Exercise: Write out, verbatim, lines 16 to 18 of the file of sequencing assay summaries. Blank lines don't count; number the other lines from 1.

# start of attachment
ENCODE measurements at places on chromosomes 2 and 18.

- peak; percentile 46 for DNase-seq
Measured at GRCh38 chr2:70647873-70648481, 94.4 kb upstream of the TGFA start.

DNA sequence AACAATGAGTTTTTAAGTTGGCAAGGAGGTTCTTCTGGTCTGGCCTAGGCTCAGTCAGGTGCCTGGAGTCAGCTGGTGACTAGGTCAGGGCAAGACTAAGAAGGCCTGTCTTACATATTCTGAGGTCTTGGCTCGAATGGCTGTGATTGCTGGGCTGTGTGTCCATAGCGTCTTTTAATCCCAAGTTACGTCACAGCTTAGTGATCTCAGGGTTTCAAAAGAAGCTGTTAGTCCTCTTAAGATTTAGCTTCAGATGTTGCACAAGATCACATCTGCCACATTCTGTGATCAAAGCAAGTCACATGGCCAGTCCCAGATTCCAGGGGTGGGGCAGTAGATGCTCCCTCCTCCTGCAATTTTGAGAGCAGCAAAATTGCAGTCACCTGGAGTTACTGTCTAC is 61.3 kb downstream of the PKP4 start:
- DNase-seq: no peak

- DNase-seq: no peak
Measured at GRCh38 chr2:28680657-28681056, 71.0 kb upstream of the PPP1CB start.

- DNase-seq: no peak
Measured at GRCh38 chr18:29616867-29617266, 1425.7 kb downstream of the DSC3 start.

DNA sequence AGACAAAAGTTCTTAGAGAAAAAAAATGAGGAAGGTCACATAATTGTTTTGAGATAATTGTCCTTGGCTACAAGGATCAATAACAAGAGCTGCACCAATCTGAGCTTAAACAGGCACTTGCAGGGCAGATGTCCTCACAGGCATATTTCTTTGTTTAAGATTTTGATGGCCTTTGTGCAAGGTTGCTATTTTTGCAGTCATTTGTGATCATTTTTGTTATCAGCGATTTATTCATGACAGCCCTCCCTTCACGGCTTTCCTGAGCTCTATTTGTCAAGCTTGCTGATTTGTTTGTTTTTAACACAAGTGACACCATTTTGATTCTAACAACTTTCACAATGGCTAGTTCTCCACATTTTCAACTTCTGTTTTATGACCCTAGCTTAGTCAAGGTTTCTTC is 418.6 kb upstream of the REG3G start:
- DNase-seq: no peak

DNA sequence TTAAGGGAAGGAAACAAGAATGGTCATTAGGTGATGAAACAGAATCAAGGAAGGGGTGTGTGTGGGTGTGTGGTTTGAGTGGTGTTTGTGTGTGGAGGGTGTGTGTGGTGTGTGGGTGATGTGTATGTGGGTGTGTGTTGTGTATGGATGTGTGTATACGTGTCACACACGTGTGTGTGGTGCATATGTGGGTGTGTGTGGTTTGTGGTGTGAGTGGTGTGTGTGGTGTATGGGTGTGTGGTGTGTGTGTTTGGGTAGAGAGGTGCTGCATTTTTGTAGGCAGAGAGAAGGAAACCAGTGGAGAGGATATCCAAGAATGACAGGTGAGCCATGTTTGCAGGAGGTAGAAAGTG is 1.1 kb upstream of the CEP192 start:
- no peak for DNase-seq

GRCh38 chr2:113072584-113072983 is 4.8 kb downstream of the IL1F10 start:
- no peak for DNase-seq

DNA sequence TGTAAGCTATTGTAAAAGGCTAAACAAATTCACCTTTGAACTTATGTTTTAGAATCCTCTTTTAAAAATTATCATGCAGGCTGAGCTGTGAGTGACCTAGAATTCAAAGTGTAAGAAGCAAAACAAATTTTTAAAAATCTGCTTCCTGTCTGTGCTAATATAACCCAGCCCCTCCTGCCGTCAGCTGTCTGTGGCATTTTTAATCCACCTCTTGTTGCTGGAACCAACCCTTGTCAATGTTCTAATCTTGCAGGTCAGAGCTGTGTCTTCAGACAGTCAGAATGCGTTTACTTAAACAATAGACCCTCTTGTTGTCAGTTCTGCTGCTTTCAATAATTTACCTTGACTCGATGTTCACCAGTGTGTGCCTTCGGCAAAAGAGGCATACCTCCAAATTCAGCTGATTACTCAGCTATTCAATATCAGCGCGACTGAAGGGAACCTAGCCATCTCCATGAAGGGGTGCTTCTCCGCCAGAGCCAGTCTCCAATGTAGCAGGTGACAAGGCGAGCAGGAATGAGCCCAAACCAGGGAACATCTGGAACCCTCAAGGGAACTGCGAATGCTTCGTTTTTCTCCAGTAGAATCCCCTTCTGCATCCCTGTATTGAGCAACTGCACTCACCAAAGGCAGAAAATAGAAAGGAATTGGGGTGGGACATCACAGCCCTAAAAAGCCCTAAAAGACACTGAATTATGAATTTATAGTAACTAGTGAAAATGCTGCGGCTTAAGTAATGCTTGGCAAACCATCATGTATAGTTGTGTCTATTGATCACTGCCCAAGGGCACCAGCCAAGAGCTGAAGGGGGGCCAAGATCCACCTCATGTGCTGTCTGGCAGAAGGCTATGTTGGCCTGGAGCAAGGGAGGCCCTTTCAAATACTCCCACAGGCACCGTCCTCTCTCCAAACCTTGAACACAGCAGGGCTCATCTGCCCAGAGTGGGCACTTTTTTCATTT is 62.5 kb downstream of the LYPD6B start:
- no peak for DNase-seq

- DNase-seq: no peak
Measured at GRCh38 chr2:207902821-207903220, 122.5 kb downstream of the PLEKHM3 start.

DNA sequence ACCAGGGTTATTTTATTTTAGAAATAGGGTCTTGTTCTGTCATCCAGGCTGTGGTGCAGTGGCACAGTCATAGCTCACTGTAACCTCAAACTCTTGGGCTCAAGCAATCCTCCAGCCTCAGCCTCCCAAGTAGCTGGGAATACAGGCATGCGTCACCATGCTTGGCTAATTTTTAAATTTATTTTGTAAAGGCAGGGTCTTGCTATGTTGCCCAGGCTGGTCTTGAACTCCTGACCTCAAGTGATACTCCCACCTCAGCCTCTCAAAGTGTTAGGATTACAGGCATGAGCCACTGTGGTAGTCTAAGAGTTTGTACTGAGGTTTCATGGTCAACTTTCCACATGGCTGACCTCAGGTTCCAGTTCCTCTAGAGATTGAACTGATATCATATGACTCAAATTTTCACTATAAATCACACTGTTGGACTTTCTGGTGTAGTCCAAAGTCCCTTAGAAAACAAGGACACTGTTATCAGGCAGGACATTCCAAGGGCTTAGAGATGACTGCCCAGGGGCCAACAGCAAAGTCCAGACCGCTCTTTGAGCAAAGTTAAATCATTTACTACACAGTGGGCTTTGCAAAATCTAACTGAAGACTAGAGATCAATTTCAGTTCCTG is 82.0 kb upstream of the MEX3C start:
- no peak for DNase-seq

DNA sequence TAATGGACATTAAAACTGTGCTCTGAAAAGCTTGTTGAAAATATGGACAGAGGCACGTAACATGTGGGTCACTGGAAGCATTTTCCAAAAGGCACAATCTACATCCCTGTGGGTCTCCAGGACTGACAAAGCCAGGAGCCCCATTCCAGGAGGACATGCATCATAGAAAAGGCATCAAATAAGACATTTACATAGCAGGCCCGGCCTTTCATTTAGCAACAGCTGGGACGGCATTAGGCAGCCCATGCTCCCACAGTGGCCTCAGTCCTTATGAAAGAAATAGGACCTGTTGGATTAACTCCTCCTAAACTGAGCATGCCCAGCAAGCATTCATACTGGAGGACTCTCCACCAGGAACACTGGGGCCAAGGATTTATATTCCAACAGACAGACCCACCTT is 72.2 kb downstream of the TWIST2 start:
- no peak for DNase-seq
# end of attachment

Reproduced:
DNA sequence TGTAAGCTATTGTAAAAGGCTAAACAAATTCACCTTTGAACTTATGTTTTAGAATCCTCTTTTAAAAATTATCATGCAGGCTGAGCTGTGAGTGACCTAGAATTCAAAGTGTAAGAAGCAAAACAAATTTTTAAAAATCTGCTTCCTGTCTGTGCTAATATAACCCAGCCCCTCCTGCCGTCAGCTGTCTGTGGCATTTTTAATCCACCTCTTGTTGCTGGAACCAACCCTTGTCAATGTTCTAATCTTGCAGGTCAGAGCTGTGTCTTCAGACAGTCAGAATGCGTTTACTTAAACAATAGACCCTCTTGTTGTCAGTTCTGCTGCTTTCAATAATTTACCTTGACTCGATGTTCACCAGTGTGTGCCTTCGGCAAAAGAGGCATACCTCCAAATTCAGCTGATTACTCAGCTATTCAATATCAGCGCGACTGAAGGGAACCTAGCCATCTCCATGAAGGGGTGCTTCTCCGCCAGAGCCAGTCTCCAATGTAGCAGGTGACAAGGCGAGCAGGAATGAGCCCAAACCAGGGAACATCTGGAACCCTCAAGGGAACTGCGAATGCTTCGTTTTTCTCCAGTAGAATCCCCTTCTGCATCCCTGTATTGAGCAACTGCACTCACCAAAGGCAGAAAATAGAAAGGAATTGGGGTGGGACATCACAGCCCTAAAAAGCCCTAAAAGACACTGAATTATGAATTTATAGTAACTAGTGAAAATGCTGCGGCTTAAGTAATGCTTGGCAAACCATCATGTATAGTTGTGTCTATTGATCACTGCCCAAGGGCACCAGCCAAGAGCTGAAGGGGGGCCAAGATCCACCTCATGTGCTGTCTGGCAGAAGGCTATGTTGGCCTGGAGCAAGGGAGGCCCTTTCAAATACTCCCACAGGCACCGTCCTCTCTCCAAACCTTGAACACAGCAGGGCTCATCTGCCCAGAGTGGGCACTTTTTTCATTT is 62.5 kb downstream of the LYPD6B start:
- no peak for DNase-seq

- DNase-seq: no peak